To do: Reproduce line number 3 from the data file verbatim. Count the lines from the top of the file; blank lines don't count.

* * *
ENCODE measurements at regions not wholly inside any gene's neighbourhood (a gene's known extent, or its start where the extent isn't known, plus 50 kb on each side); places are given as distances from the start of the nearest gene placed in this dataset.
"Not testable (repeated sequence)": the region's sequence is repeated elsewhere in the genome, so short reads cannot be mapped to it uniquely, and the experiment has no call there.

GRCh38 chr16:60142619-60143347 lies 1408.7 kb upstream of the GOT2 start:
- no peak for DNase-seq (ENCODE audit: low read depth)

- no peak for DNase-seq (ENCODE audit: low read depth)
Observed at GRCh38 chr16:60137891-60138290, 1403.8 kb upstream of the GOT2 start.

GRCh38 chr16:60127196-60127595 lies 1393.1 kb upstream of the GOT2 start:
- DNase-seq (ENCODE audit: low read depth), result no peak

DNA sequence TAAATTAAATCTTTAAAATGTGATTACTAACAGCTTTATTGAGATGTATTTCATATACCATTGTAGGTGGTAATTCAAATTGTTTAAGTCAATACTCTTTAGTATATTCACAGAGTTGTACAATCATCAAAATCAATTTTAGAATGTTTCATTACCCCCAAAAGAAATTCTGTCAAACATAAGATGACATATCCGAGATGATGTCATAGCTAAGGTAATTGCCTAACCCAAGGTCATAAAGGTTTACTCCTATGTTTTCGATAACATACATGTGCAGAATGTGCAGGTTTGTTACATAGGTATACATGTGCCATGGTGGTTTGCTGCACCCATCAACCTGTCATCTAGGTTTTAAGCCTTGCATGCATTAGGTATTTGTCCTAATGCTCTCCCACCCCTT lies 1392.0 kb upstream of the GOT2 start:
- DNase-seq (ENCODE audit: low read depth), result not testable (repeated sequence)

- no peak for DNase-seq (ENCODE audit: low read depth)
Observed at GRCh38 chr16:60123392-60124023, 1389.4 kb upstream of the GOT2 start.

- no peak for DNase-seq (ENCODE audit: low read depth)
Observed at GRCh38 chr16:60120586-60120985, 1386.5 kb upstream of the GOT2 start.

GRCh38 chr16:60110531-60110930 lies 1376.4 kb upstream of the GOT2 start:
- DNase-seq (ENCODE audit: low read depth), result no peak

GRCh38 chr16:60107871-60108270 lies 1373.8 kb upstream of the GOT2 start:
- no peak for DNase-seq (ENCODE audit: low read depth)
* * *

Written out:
GRCh38 chr16:60142619-60143347 lies 1408.7 kb upstream of the GOT2 start: